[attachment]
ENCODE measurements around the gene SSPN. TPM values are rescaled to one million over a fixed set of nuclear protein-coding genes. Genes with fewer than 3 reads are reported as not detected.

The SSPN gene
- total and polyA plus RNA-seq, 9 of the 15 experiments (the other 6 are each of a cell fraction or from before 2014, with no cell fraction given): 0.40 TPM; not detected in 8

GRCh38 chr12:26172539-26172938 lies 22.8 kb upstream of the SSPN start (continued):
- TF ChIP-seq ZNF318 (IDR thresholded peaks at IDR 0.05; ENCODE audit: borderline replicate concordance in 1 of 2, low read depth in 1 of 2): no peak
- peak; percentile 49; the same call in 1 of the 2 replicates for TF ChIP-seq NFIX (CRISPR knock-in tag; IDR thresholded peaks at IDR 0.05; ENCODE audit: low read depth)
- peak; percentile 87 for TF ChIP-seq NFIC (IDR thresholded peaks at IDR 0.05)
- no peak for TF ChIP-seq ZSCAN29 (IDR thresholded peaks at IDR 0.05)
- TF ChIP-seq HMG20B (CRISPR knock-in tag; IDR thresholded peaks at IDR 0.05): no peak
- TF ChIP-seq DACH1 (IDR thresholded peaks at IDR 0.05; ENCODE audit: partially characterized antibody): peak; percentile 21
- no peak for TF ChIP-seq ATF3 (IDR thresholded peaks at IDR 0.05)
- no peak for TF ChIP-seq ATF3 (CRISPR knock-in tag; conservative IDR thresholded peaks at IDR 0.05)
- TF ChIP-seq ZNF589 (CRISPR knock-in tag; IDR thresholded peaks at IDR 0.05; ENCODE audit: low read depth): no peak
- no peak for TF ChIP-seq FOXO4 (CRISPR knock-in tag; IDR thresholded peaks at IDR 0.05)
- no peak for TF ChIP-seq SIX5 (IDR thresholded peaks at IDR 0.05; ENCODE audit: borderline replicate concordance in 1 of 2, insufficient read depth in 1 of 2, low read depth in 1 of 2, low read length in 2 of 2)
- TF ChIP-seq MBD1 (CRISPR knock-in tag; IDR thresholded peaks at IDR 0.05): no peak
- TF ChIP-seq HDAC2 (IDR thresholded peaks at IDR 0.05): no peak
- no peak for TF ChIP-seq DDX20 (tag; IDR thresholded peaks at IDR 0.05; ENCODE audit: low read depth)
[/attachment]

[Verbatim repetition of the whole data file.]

ENCODE measurements around the gene SSPN. TPM values are rescaled to one million over a fixed set of nuclear protein-coding genes. Genes with fewer than 3 reads are reported as not detected.

The SSPN gene
- total and polyA plus RNA-seq, 9 of the 15 experiments (the other 6 are each of a cell fraction or from before 2014, with no cell fraction given): 0.40 TPM; not detected in 8

GRCh38 chr12:26172539-26172938 lies 22.8 kb upstream of the SSPN start (continued):
- TF ChIP-seq ZNF318 (IDR thresholded peaks at IDR 0.05; ENCODE audit: borderline replicate concordance in 1 of 2, low read depth in 1 of 2): no peak
- peak; percentile 49; the same call in 1 of the 2 replicates for TF ChIP-seq NFIX (CRISPR knock-in tag; IDR thresholded peaks at IDR 0.05; ENCODE audit: low read depth)
- peak; percentile 87 for TF ChIP-seq NFIC (IDR thresholded peaks at IDR 0.05)
- no peak for TF ChIP-seq ZSCAN29 (IDR thresholded peaks at IDR 0.05)
- TF ChIP-seq HMG20B (CRISPR knock-in tag; IDR thresholded peaks at IDR 0.05): no peak
- TF ChIP-seq DACH1 (IDR thresholded peaks at IDR 0.05; ENCODE audit: partially characterized antibody): peak; percentile 21
- no peak for TF ChIP-seq ATF3 (IDR thresholded peaks at IDR 0.05)
- no peak for TF ChIP-seq ATF3 (CRISPR knock-in tag; conservative IDR thresholded peaks at IDR 0.05)
- TF ChIP-seq ZNF589 (CRISPR knock-in tag; IDR thresholded peaks at IDR 0.05; ENCODE audit: low read depth): no peak
- no peak for TF ChIP-seq FOXO4 (CRISPR knock-in tag; IDR thresholded peaks at IDR 0.05)
- no peak for TF ChIP-seq SIX5 (IDR thresholded peaks at IDR 0.05; ENCODE audit: borderline replicate concordance in 1 of 2, insufficient read depth in 1 of 2, low read depth in 1 of 2, low read length in 2 of 2)
- TF ChIP-seq MBD1 (CRISPR knock-in tag; IDR thresholded peaks at IDR 0.05): no peak
- TF ChIP-seq HDAC2 (IDR thresholded peaks at IDR 0.05): no peak
- no peak for TF ChIP-seq DDX20 (tag; IDR thresholded peaks at IDR 0.05; ENCODE audit: low read depth)